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David B. Prather is the author of We Were Birds. His work has appeared in many print and online journals, including Prairie Schooner, Potomac Review, Cutleaf, Sheila-Na-Gig, etc. He studied acting at the National Shakespeare Conservatory, and he studied writing at Warren Wilson College.


Trigger Warning

My father brings me seeds he ordered from a catalog,
says, Here’s those heirloom tomatoes
you like so much. But I know he wouldn’t buy them
unless he wanted them. I think
he’s forgotten the trouble I’ve had with seedlings,
not enough natural light in the house,
the tender plants stretching themselves thin. I tell
my father that I’ll do what I can,
explain again I have too little light. Less than half
survive to be carried outside
in better weather. Freeze advisories even keep me
pinning curtain panels to the wisteria,
but the cold air cannot be stopped, all the buds
susceptible. I should go to the nursery
to replace what has been lost. I should lie about
these spindly stems and withered
leaves. Now there’s nothing but rain, and the soil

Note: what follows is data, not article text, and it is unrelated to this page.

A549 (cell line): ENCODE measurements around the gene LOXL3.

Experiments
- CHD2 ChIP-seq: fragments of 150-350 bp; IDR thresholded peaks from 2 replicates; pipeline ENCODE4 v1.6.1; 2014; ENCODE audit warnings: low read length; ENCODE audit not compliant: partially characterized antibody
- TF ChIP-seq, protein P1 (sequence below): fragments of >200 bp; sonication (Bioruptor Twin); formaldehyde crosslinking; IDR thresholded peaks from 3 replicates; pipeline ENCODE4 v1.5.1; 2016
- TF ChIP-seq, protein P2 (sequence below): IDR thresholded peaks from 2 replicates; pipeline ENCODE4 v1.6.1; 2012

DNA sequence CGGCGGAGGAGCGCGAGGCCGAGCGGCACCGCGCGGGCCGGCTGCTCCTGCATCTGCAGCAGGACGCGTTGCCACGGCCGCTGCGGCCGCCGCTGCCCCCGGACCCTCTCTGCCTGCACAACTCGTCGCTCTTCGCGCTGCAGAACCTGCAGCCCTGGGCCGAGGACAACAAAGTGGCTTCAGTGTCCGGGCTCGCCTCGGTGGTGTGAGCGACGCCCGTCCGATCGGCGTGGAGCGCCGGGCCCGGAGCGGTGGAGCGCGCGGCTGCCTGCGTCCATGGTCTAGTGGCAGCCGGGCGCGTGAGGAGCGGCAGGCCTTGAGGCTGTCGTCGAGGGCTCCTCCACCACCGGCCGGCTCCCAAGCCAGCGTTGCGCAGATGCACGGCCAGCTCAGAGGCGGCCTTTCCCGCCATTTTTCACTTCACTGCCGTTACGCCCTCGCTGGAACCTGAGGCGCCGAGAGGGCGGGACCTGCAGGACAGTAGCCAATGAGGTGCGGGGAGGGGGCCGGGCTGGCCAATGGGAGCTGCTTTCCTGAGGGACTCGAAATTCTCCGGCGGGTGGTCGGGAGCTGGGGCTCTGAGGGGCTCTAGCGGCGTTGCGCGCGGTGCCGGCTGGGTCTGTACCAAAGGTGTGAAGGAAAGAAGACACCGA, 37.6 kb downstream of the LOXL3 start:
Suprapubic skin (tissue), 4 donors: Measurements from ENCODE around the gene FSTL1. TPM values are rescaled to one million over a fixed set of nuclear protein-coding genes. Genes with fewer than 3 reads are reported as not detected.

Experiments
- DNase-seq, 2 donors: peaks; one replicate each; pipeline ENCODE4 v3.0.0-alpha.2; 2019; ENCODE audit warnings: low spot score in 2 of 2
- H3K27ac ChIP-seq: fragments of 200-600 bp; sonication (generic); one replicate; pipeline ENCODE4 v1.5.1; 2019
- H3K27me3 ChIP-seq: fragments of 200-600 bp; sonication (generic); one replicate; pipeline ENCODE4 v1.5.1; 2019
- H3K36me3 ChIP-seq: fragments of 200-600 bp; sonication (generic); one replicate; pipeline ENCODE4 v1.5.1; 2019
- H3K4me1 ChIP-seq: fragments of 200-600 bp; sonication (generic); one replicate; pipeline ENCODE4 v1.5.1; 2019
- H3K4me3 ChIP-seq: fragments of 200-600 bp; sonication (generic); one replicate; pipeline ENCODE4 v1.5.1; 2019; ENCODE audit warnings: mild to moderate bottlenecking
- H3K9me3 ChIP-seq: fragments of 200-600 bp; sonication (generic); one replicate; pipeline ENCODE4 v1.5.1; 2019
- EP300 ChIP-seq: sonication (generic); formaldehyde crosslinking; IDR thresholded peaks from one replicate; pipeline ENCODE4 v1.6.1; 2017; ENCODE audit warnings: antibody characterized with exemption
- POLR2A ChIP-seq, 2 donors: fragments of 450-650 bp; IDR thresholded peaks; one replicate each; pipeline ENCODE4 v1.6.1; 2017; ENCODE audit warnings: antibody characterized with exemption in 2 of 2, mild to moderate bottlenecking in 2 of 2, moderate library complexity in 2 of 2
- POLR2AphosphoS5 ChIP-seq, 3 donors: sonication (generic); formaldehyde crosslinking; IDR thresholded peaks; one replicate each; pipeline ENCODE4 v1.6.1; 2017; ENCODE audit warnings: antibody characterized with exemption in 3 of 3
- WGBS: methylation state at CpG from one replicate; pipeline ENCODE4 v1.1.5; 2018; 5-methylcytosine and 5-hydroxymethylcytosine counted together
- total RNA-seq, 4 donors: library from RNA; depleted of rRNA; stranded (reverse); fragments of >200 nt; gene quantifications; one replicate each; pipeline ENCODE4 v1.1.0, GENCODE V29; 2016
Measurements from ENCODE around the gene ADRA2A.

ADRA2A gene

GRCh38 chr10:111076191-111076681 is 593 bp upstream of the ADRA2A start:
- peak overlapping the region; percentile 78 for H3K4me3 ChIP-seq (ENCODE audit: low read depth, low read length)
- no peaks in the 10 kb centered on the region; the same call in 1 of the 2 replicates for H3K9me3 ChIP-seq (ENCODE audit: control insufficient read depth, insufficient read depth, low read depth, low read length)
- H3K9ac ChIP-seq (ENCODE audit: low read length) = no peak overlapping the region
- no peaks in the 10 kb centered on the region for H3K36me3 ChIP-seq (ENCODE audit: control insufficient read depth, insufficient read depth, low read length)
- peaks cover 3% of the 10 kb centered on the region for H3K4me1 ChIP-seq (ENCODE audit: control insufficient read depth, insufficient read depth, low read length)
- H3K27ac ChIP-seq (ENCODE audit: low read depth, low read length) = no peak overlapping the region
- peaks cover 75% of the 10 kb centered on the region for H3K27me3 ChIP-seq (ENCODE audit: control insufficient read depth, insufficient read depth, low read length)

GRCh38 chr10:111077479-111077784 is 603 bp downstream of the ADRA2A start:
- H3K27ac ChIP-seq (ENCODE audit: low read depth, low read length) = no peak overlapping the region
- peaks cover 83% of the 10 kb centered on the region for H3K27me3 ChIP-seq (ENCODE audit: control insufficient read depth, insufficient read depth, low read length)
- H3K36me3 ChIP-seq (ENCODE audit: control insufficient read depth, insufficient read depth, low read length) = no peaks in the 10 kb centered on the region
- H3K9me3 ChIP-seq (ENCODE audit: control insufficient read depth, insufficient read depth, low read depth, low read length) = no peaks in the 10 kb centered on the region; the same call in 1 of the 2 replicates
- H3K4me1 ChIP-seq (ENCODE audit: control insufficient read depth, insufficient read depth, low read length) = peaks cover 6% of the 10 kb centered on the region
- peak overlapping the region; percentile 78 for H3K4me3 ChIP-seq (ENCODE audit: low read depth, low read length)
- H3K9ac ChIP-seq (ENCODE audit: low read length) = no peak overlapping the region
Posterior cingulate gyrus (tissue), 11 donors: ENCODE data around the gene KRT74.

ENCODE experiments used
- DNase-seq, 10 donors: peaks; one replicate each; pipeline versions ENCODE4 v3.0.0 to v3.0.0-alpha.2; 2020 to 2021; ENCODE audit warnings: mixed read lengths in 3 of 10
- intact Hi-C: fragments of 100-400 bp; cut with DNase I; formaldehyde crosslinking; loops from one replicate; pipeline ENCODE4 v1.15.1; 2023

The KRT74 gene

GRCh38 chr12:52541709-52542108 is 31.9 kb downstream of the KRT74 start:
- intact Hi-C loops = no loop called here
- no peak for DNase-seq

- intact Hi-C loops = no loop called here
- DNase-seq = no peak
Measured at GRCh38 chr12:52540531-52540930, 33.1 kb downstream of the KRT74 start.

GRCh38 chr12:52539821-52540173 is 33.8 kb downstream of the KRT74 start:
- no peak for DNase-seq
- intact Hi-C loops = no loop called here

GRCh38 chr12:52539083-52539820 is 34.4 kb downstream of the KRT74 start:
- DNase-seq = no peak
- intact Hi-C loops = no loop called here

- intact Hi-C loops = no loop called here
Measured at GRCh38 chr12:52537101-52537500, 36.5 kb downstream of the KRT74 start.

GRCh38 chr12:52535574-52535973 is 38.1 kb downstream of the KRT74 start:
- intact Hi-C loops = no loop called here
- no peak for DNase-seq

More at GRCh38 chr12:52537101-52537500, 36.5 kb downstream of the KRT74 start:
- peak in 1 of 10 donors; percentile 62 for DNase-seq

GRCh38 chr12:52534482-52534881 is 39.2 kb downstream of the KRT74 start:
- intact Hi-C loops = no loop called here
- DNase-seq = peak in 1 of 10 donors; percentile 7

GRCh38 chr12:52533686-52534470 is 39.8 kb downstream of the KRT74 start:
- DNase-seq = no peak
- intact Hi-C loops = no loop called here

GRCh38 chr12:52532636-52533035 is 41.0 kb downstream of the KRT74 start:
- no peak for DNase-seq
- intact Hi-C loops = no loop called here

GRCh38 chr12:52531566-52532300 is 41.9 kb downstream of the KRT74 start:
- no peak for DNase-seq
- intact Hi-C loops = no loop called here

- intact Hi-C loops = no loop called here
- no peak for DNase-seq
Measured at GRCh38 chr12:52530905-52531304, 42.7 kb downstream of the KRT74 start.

is too wet. And I don’t know
what my father expects. The earth must be turned,
made ready. Last autumn, squirrels
left acorns in the fallow ground. Now, saplings take
root, these cast off bits of life rising
toward the sun, so hardy, so resilient. I am amazed
at all the things my body cannot do,
like a dandelion full of such wonderful thoughts
they drift away with the wind.
The season moves on. Soon it will be too late
to anticipate any harvest. Now,
I understand how people go hungry, how sometimes
the world refuses to give us
what we need. Which is different for us all. Sometimes
an ocean trench. Sometimes arctic ice.
Sometimes all I need is some arable land, a few uncloudy
days, and a handful of seeds. Sometimes
I just need my father to tell me even this ground is good.

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